The Rising Costs of Health Care
by Tracy E. Hill, Ph.D.
While running on the treadmill recently, I saw a commercial for a credit card that promised “cash back” and a business man who received $36,000 cash back on his card. He said he used the money to pay for his employees health care. That seemed like a whole lot of money to me and a bit far fetched if I might say. But it got me thinking about health care costs, which seem inordinately expensive for employers and employees. Most folks I know that receive annual raises at work complain that the yearly raise doesn’t even cover the annual increase in health care costs-so it’s basically a wash. So why and how are health care costs rising so fast and how does it affect Silver Sagers?
There seem to be several main reasons why health care costs are rising. These include: rising pharmaceutical prices; fewer health care plans available to consumers; rise in aging population, obesity and other chronic illnesses including addiction; and of course, increased medical costs. And unfortunately, these increased costs are not slowing down in the near future.
According to CMS (Centers for Medicare and Medicaid Services), Medicare and private health insurance grew 4.2% in 2017 and is expected to grow 5.5% over the next several years. And not surprisingly, healthcare costs (per person) in the United States are more expensive than any other country (by more than 25%) and the only industrialized country not to have universal health care. Who pays for health care? According to the California Healthcare Foundation, health care costs are split three ways: the government (Medicare, Medicaid, VA, etc.) pays more than 70%, employers chip in more than 20% of health care costs and the individual usually spends an average of close to 11% per year on health care costs. When there is no government sponsored health care (those not retired or on government benefits), the employers typically put in more than 80% of a family’s health care costs. For those still working, this is great news. Yet, if pay raises are only covering the increase in health care, employees aren’t really getting anywhere in the scheme of things.
Additionally, health care providers liability insurance is increasing at an alarming rate. According to the Houston Chronicle (July 2018), doctors spend one tenth of every dollar on malpractice insurance and the rates are climbing more than 9% each year. Premiums can vary depending on specialty and location from $7,000 annually to more than $200,000 in high-cost states such as California and New York. This has a direct impact on the costs of health care that we all spend our money on.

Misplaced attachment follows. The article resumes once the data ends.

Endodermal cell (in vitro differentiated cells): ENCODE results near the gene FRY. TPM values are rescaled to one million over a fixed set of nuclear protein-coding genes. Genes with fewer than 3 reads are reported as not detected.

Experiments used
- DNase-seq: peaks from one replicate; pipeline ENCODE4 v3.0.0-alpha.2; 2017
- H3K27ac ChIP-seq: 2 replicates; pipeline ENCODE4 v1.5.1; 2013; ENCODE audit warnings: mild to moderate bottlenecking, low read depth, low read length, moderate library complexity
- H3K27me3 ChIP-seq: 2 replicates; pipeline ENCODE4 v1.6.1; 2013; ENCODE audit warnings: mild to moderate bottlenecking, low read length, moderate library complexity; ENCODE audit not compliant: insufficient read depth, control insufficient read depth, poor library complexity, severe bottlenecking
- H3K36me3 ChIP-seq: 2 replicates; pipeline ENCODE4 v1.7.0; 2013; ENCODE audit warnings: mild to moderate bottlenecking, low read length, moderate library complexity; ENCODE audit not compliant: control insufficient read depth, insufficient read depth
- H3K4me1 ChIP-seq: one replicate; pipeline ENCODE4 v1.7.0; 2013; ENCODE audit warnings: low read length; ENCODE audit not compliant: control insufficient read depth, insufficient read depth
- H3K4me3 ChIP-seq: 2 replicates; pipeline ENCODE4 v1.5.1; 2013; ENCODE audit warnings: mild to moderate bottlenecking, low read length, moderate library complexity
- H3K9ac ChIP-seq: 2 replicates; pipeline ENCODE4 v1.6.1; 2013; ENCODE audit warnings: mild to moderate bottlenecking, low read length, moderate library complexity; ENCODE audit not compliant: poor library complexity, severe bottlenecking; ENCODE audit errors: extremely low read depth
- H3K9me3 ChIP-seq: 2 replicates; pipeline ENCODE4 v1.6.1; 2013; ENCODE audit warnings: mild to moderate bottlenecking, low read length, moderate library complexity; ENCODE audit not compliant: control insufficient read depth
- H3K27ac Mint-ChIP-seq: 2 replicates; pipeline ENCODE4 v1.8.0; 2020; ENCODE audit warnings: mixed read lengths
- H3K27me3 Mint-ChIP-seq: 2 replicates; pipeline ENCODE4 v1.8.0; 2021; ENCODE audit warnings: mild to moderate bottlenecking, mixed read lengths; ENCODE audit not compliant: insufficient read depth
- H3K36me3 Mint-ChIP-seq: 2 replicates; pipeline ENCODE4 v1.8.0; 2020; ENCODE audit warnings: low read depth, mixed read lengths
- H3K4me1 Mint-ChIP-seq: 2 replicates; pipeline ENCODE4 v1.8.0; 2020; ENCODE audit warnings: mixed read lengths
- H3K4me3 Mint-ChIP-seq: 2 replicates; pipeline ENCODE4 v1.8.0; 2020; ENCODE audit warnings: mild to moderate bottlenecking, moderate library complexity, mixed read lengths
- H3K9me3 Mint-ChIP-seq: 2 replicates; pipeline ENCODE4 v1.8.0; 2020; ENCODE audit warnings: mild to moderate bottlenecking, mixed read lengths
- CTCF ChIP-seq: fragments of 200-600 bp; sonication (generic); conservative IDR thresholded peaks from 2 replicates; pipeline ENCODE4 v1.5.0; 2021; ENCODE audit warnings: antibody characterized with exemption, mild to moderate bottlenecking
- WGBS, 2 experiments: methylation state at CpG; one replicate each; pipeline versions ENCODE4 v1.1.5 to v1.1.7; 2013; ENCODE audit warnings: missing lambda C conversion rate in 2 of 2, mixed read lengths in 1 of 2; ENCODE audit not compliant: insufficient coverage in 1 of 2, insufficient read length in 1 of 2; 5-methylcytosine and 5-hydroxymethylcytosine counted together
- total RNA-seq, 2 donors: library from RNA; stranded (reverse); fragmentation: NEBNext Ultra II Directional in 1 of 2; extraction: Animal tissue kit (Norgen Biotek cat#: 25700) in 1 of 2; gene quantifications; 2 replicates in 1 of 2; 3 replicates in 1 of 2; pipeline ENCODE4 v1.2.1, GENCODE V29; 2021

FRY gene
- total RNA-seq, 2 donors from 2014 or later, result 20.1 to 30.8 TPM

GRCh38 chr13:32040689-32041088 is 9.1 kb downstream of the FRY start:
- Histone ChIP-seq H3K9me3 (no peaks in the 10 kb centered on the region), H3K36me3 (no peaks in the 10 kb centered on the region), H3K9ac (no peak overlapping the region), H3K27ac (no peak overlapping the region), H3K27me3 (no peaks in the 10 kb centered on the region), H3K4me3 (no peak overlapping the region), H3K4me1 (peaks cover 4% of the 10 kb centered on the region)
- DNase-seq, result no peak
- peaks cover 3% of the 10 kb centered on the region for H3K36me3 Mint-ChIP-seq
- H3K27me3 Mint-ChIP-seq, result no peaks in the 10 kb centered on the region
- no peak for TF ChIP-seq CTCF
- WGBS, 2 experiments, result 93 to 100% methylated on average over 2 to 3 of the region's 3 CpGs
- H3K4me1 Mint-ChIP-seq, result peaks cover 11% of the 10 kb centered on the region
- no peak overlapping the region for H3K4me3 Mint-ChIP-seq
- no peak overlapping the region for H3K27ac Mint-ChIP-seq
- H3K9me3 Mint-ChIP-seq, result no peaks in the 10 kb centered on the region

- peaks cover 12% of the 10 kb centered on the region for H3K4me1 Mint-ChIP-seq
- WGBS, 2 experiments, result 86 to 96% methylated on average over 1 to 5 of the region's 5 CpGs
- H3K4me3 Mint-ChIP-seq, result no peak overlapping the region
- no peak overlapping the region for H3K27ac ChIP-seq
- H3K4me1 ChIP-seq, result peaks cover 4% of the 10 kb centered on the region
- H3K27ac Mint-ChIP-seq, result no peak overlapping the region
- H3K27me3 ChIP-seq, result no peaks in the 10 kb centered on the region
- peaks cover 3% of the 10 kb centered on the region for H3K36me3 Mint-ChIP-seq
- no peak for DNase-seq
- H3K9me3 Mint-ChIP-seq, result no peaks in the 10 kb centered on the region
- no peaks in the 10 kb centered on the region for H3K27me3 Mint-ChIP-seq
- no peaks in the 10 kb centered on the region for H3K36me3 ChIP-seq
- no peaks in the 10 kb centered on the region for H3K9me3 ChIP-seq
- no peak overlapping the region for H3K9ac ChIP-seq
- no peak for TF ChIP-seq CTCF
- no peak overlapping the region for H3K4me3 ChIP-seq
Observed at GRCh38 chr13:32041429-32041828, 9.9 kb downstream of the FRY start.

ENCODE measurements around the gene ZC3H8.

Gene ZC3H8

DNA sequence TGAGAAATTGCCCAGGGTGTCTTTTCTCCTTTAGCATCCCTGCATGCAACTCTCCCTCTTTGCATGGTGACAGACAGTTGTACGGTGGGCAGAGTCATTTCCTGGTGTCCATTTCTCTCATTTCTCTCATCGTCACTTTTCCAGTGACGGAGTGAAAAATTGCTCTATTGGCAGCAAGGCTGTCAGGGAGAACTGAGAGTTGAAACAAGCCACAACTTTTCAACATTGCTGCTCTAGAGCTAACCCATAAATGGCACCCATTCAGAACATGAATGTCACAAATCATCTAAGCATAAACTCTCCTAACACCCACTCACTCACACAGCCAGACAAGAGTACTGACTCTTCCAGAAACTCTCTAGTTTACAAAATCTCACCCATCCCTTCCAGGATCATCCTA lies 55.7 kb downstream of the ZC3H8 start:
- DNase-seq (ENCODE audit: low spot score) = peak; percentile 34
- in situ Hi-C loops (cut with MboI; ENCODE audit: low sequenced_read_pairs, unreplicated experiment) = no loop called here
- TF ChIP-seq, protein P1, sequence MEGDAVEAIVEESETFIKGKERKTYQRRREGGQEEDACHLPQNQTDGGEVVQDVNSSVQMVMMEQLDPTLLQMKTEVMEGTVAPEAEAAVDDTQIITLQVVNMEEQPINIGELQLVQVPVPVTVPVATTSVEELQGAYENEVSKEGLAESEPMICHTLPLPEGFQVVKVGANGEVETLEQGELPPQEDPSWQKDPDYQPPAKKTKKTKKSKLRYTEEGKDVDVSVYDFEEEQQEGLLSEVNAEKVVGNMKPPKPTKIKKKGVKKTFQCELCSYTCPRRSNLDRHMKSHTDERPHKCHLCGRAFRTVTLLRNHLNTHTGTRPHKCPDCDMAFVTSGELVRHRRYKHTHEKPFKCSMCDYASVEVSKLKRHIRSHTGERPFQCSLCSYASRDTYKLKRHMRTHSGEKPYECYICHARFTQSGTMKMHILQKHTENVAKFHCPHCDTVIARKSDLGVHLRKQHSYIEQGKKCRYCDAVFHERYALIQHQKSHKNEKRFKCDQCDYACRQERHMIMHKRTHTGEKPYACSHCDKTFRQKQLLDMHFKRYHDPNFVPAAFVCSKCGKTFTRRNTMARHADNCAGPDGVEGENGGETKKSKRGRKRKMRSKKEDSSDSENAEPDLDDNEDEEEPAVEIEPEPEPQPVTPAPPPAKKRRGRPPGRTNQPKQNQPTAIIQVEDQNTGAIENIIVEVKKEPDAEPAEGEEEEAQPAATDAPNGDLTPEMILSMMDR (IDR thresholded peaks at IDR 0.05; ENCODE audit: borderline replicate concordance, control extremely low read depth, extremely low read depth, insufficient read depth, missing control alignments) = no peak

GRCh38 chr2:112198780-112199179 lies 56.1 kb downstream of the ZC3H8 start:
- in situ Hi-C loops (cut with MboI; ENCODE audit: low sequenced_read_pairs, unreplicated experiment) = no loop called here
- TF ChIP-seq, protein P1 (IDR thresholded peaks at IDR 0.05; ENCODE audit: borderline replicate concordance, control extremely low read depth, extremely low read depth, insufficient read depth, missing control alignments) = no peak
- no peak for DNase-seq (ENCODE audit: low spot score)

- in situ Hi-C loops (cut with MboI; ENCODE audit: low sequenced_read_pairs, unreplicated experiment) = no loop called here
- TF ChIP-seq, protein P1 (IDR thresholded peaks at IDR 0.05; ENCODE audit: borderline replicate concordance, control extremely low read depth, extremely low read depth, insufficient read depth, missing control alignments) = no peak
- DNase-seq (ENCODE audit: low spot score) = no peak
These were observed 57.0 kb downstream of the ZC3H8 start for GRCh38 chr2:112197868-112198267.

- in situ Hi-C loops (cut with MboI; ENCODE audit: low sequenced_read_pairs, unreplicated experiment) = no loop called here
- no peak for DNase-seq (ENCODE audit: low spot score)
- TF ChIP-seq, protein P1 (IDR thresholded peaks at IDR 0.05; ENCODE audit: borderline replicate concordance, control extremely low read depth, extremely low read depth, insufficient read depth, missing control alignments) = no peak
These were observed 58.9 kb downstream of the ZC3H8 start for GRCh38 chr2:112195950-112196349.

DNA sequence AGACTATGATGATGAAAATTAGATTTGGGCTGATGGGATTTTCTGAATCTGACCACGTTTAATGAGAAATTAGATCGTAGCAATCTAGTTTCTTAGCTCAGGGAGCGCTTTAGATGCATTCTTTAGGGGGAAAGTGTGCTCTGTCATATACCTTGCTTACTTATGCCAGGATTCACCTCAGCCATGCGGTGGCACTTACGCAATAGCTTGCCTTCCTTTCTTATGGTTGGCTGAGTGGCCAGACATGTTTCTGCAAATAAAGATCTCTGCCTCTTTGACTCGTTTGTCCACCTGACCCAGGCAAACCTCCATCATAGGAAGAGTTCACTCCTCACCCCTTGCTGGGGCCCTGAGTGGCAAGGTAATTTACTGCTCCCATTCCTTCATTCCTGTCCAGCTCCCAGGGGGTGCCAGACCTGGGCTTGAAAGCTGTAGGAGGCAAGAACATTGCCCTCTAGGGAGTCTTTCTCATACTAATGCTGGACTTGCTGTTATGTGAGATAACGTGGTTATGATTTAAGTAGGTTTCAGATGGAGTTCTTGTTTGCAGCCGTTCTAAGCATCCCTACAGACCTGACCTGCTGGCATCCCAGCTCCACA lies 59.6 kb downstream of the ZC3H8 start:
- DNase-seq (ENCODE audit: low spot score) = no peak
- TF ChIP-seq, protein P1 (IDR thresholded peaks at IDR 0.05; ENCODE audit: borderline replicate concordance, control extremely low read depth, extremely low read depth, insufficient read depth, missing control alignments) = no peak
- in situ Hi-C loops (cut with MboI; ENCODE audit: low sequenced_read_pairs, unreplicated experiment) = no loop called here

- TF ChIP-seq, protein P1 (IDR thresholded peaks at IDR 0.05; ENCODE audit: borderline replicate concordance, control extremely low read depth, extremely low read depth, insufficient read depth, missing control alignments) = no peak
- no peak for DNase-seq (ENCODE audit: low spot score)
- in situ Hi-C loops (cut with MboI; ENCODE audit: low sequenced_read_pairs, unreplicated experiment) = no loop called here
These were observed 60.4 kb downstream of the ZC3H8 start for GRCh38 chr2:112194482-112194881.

Rising retirement health care costs and a fixed income for many older folks this can put a dent in one’s purchasing and spending power. According to Money, a couple retiring at 65 today will spend close to $12,000 on medical costs. Yet by age 85, those expenses will skyrocket to more than $30,000 per year, a huge 170% increase over twenty years. It is estimated that health care will account for more than 70% of a 45 year old couple’s benefits and 45% of a typical sixty-something couple’s Social Security benefits. So how do we plan for such an outlay of cash?
Three most important things that come to mind, although I’m not a financial adviser:
- Maintain physical health. It’s important to eat smart, exercise and get the appropriate amount of rest.
- Stay emotionally healthy. Keep your mind active, maintain a social life and seek counseling if appropriate. Notwithstanding, counseling is good for everyone and anyone!
- Keep financially fit. Make sure you use a trusted financial adviser (e.g. Edward Jones) and review your finances annually. Save for retirement, rainy days and potential disasters.
If you have any other suggestions as to how to decrease health care costs or thoughts on the rise of medical expenses and health insurance, I’d love to hear from you. Post your comments here: https://www.facebook.com/silversagemagazine/.
Art credits by: “Healthcare” by Brownguy1 at Deviantart.com.